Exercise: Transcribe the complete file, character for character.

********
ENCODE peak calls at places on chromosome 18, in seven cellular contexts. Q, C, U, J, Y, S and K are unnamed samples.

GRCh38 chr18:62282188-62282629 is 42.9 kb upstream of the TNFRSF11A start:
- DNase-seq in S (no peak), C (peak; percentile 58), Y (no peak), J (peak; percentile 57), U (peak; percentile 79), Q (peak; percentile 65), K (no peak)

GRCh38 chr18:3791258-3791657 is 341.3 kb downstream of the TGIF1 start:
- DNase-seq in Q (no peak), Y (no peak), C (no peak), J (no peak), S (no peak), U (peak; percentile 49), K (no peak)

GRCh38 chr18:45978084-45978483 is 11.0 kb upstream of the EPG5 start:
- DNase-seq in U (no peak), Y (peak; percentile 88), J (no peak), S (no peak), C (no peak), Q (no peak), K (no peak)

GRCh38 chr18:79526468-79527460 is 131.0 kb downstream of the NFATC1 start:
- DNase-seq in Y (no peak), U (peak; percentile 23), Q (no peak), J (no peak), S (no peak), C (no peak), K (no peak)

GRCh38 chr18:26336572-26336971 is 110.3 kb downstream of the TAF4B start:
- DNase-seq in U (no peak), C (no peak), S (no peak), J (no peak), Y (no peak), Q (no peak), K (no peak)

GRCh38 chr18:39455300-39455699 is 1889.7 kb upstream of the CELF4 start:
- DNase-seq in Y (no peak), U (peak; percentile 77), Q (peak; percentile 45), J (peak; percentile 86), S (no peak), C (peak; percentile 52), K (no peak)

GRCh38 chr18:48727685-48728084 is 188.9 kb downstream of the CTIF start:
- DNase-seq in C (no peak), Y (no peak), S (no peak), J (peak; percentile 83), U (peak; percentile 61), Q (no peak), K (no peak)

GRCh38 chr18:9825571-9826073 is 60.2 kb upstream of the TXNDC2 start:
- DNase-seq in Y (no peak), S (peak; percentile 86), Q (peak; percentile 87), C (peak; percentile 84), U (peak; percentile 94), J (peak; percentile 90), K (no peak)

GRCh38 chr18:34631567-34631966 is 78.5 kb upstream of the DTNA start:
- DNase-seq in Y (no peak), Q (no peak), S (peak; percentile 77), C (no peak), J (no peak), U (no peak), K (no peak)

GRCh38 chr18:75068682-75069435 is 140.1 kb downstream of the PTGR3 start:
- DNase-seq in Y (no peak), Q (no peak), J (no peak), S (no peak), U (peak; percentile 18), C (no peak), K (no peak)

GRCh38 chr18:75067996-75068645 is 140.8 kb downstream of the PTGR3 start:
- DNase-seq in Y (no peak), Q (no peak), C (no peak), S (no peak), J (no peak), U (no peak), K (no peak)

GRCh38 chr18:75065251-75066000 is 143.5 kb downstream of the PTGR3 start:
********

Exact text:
ENCODE peak calls at places on chromosome 18, in seven cellular contexts. Q, C, U, J, Y, S and K are unnamed samples.

GRCh38 chr18:62282188-62282629 is 42.9 kb upstream of the TNFRSF11A start:
- DNase-seq in S (no peak), C (peak; percentile 58), Y (no peak), J (peak; percentile 57), U (peak; percentile 79), Q (peak; percentile 65), K (no peak)

GRCh38 chr18:3791258-3791657 is 341.3 kb downstream of the TGIF1 start:
- DNase-seq in Q (no peak), Y (no peak), C (no peak), J (no peak), S (no peak), U (peak; percentile 49), K (no peak)

GRCh38 chr18:45978084-45978483 is 11.0 kb upstream of the EPG5 start:
- DNase-seq in U (no peak), Y (peak; percentile 88), J (no peak), S (no peak), C (no peak), Q (no peak), K (no peak)

GRCh38 chr18:79526468-79527460 is 131.0 kb downstream of the NFATC1 start:
- DNase-seq in Y (no peak), U (peak; percentile 23), Q (no peak), J (no peak), S (no peak), C (no peak), K (no peak)

GRCh38 chr18:26336572-26336971 is 110.3 kb downstream of the TAF4B start:
- DNase-seq in U (no peak), C (no peak), S (no peak), J (no peak), Y (no peak), Q (no peak), K (no peak)

GRCh38 chr18:39455300-39455699 is 1889.7 kb upstream of the CELF4 start:
- DNase-seq in Y (no peak), U (peak; percentile 77), Q (peak; percentile 45), J (peak; percentile 86), S (no peak), C (peak; percentile 52), K (no peak)

GRCh38 chr18:48727685-48728084 is 188.9 kb downstream of the CTIF start:
- DNase-seq in C (no peak), Y (no peak), S (no peak), J (peak; percentile 83), U (peak; percentile 61), Q (no peak), K (no peak)

GRCh38 chr18:9825571-9826073 is 60.2 kb upstream of the TXNDC2 start:
- DNase-seq in Y (no peak), S (peak; percentile 86), Q (peak; percentile 87), C (peak; percentile 84), U (peak; percentile 94), J (peak; percentile 90), K (no peak)

GRCh38 chr18:34631567-34631966 is 78.5 kb upstream of the DTNA start:
- DNase-seq in Y (no peak), Q (no peak), S (peak; percentile 77), C (no peak), J (no peak), U (no peak), K (no peak)

GRCh38 chr18:75068682-75069435 is 140.1 kb downstream of the PTGR3 start:
- DNase-seq in Y (no peak), Q (no peak), J (no peak), S (no peak), U (peak; percentile 18), C (no peak), K (no peak)

GRCh38 chr18:75067996-75068645 is 140.8 kb downstream of the PTGR3 start:
- DNase-seq in Y (no peak), Q (no peak), C (no peak), S (no peak), J (no peak), U (no peak), K (no peak)

GRCh38 chr18:75065251-75066000 is 143.5 kb downstream of the PTGR3 start: